During surgery, the orthopedic surgeon will remove any loose pieces of cartilage or bone and repair the torn ligament. The surgeon may use a surgical screw or a braided synthetic strong non-absorbing suture to stabilize your leg and restore the original position of your bones for faster healing.

Utilizing the braided synthetic suture is a surgical approach commonly used for repairing ligaments in the ankle, especially the anterior inferior tibial fibular ligament (AITFL). There are many good systems currently being used for this injury (Arthrex Tightrope, Anika Synd-Ez, Smith and Nephew Invisiknot). These systems allow the surgeon to adjust the tension of the repaired ligament and secure and stabilize it to restore normal ankle function and stability.

Some advantages of these systems include:

  • Being minimally invasive
  • Reduced tissue damage
  • Shorter recovery period
  • Potentially better outcomes compared to traditional open surgery

Recovery and Prevention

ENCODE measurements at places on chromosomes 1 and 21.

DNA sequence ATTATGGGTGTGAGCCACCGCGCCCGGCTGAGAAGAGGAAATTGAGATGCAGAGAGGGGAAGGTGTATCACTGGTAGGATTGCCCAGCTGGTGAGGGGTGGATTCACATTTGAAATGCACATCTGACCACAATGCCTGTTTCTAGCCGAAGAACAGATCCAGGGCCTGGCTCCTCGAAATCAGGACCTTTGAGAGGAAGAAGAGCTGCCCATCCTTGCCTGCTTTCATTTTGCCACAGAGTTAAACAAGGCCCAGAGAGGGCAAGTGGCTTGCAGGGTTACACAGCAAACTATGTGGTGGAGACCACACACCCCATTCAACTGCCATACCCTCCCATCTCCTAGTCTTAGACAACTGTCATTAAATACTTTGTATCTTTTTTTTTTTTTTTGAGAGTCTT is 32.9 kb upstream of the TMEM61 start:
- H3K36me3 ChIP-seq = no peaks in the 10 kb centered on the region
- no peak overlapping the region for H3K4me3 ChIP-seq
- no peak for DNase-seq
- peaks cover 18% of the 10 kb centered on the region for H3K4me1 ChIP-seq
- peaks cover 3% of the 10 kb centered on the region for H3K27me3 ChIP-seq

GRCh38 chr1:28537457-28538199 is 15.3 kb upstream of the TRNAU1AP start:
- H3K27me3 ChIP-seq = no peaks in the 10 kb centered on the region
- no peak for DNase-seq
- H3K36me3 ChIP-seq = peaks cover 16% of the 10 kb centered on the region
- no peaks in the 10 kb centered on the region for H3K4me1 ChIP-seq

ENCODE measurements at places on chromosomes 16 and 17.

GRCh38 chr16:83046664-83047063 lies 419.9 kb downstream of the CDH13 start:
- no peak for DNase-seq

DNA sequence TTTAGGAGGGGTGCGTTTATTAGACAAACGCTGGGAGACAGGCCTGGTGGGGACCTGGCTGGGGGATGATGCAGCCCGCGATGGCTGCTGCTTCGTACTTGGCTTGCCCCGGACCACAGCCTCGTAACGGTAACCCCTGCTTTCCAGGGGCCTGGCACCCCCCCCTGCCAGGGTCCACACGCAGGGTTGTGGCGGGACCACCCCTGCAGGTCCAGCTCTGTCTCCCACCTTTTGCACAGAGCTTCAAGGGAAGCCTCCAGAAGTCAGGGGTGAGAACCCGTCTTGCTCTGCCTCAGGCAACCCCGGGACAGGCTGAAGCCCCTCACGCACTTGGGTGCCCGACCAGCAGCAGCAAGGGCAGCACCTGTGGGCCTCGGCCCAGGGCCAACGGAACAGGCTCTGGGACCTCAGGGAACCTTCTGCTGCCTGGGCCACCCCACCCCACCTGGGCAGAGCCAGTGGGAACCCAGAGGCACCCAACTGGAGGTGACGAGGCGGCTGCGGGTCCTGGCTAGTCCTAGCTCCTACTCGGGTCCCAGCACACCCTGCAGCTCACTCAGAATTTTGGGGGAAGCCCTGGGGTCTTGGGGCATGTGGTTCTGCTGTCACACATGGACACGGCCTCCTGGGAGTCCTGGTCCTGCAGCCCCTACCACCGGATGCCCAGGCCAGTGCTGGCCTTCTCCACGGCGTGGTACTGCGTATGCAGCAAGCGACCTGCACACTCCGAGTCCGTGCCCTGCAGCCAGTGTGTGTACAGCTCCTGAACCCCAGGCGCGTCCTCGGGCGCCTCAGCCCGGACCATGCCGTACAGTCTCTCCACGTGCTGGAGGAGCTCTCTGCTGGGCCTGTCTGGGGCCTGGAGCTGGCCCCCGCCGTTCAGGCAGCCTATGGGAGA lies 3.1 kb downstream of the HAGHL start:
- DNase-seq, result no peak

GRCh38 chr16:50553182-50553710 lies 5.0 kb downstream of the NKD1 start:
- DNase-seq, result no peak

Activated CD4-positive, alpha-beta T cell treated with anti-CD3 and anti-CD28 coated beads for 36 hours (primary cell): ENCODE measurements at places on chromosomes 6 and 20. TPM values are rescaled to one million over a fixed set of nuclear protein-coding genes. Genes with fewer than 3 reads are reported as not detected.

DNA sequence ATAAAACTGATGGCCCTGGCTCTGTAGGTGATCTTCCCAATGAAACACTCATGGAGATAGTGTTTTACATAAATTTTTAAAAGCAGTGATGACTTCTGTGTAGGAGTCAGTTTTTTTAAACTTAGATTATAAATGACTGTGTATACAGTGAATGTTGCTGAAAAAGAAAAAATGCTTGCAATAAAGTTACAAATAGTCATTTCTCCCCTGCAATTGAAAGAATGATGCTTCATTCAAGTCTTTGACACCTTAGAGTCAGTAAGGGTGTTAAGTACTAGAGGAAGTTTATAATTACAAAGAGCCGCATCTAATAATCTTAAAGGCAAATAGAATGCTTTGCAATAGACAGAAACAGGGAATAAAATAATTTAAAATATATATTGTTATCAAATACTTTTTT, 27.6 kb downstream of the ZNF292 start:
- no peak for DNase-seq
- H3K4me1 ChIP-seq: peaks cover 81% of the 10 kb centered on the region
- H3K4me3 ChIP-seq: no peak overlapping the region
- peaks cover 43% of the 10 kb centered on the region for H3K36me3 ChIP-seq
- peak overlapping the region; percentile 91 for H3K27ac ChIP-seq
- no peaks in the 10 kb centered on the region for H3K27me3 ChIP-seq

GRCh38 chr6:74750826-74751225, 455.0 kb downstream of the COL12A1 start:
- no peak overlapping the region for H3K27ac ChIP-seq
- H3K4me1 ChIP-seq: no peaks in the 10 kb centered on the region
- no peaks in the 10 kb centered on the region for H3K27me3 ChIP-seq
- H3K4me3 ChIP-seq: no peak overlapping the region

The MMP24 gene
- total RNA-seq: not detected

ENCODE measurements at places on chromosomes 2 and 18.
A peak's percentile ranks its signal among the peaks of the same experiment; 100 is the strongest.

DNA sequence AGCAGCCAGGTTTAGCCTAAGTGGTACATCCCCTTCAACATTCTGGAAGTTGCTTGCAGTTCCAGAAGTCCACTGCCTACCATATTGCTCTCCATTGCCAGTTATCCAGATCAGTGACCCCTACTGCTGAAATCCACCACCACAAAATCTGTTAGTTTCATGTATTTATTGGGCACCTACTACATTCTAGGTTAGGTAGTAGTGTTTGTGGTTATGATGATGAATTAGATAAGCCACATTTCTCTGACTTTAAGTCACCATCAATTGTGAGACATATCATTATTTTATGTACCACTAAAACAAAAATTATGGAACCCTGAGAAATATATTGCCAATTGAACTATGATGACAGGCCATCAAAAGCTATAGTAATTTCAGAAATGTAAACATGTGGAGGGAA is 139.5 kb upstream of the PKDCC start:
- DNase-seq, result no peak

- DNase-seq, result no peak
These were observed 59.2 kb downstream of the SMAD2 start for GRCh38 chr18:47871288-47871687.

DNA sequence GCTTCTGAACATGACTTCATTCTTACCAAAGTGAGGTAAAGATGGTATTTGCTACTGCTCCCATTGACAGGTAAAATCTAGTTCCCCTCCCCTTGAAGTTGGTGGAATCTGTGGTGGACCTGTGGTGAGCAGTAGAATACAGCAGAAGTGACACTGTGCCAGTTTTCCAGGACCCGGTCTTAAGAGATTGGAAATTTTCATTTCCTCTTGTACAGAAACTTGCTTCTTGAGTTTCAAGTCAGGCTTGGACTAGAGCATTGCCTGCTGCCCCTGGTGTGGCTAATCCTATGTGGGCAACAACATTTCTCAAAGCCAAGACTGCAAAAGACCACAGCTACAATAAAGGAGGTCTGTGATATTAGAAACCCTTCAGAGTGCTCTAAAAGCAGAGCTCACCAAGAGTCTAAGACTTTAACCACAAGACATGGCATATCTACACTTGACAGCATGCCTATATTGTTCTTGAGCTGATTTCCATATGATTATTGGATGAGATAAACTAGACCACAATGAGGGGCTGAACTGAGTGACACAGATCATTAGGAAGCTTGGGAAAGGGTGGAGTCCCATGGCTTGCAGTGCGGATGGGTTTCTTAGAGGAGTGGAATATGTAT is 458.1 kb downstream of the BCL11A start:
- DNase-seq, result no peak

Recovery from a high ankle sprain can vary depending on the severity of your injury and whether you need surgery. Recovery time can take several weeks to four months or longer. Additionally, you may require physical therapy or additional time before you can resume your regular level of activities.

However, with advances in surgical techniques, many athletes are returning to regular activities faster than in the past. That said, it’s important to follow your doctor’s advice regarding recovery and not to rush the process. Otherwise, you risk re-injuring your ankle.

Since most high ankle sprains are due to accidents or collisions, it’s not possible to completely prevent them. However, you can take actions to minimize the risk of getting a high ankle sprain by:

  • Warming up and stretching completely before practices or games
  • Incorporating balance training activities into your routine
  • Wearing doctor or team physician-approved ankle supports or protective equipment, especially following injury

If you have a high ankle injury that’s not improving with non-surgical treatments or need surgery to heal, call (423) 624-2969 today to schedule an appointment with one of CSMO’s foot and ankle specialists

We will help you heal, recover, and get back to the activities you enjoy.